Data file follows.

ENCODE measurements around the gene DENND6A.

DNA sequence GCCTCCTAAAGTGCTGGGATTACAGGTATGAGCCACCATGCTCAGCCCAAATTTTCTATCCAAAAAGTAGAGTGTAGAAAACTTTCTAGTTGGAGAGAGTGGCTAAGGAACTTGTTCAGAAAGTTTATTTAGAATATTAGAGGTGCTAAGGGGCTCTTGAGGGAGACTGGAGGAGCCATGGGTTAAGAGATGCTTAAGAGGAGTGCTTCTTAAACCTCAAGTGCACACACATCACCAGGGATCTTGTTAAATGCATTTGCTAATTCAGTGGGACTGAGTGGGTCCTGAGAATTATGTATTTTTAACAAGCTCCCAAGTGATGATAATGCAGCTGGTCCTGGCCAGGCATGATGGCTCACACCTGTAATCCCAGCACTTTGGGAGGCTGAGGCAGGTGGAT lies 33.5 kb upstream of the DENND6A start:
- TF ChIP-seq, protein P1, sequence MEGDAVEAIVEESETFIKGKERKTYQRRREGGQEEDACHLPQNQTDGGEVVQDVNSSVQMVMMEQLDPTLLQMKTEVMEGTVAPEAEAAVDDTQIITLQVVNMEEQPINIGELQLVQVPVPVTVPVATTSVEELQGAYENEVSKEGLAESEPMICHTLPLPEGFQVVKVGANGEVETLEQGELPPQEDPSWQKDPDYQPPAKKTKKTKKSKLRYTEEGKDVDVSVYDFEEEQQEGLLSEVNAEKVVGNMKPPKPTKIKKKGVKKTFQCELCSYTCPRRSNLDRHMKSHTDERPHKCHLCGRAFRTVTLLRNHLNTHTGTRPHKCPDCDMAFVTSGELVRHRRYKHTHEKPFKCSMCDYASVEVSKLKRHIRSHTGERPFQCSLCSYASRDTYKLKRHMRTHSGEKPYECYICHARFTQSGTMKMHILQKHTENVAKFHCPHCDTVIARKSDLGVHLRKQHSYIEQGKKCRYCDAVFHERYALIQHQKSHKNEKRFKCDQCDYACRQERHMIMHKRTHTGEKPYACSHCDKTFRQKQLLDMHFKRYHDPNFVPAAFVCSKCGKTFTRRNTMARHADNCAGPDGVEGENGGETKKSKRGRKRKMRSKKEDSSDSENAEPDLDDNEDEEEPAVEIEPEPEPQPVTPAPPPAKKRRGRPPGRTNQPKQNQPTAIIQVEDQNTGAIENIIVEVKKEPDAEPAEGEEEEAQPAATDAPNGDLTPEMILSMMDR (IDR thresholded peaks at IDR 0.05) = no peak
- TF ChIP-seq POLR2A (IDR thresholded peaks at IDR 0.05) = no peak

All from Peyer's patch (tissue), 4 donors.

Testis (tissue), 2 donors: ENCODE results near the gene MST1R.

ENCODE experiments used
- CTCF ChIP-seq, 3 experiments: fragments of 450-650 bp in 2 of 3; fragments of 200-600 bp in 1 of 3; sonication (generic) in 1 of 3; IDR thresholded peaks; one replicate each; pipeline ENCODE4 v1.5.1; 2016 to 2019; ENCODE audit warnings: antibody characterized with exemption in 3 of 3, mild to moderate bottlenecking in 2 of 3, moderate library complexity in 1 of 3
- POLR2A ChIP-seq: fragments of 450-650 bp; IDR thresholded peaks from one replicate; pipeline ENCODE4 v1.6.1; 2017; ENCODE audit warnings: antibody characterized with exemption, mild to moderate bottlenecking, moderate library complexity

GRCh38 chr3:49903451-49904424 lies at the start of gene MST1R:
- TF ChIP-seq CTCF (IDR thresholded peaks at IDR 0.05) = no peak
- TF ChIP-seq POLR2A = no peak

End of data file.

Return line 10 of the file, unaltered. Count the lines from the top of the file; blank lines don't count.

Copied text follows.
GRCh38 chr3:49903451-49904424 lies at the start of gene MST1R: